Perhaps, but I found the tone of the article to be rather annoying - essentially "look, everyone, it turns out that science is complicated!" The problem with implying that even scientists don't appreciate the complexity of their subject (for example, the "Even biologists..." line in the first paragraph) is that this perception can be used to argue against genetic research because scientists just don't know for sure what will happen, and therefore it's too dangerous! Scientists can of course be mistaken and hold incorrect beliefs, but peer review, regulation, and the iterative process of the scientific method are powerful balancing factors that keep us moving in the right direction.

        • Gyrus

          Even biologists, being quite human, too often think metaphorically and assign properties to genes that genes don’t have.

          To me that's implicitly acknowledging the sophistication of actual scientists, but acknowledging that even they are human and sometimes fall prey to false metaphors. Not quite how you're taking it I think. More a call for obviously necessary humility rather than a blanket put-down of science or scientists.

    • Gyrus

      Maybe a fairer point about developing technologies around non-deterministic phenomena. Heart transplants, bypasses, etc. were all developed pragmatically without a full understanding of that organ's non-linear dynamics. I wonder if the point with genetics is that pragmatic experimentation may be a much bigger and more complex can of worms, in terms of ethics and unforeseen consequences?

      • Ken

        To respond to the above series of comments, it is obviously true that we as a scientific community know that things are complex and we know, in a sense, in what ways that is so. The problem to us is that the public and the media and many scientists (by the way they act and talk, regardless of what they 'know') are promising miracles based on strong assumptions of genetic causation. We tried to be clear that when many genes contribute to a trait, and they all vary, and we don't have a good handle on the probabilities associated with most of them, and we know we're missing many that weren't able to generate statistically significant evidence, that individualized genomic prediction is being over-sold. There is disagreement, as these comments show, about what to do about or whether things are just fine as they are. We don't think the latter is the case, and we think a more sober view of predictive power of individual genomics is in order, as is a more serious effort to think beyond enumeration. That is, of course, just our view, and clearly it's a minority view.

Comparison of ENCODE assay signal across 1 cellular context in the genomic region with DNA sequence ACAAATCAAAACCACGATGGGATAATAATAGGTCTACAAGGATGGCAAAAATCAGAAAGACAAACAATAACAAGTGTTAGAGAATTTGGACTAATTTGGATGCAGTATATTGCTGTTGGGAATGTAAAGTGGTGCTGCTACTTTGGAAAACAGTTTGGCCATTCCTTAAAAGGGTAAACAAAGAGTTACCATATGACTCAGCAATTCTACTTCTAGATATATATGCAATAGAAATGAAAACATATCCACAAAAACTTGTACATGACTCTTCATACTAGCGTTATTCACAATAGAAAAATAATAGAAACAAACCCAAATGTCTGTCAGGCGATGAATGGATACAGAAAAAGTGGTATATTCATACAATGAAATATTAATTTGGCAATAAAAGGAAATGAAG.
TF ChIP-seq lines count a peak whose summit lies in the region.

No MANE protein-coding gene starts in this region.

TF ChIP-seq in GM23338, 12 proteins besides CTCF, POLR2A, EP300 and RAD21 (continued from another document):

• cuzzin

    Interesting article, although I disagree slightly. From what I understand, the point of the article is that humans cannot use the genome as an effective way to predict anything but the most simple conclusions about our future selves, due to near infinite probabilities involved not only from the environment but from our own complex genetic networks. Thus concluding that because we can't predict our own future we therefore have free will.

    My argument comes on your definition of probability because if we take a molecular reductionist viewpoint, probability does not exist in reality. Since the big bang the course of all particles in the universe has been a result of cause and effect which means that although we might see something as random it is in fact pre-determined. The only way I can see humans as having free will is still through mysticism; if our consciousness/soul/will is not formed of matter from this universe only then can we have the power to force particles out of their perpetual cycles of cause and effect.

    • ken

      I really have to disagree, at least in part. We're not physicists, but our understanding is that physicists (and this applies to colleagues here with whom we've talked about this) hold that some 'causes' are truly probabilistic (God does play dice, to contradict Einstein's quip). If that is so, then specific individual prediction is not possible--in principle. Alternatively, if so many things are just as-if they're probable because our knowledge is too fragmentary at present, then we'd argue that in practice, if not in principle, things are unpredictable in the way we tried to discuss.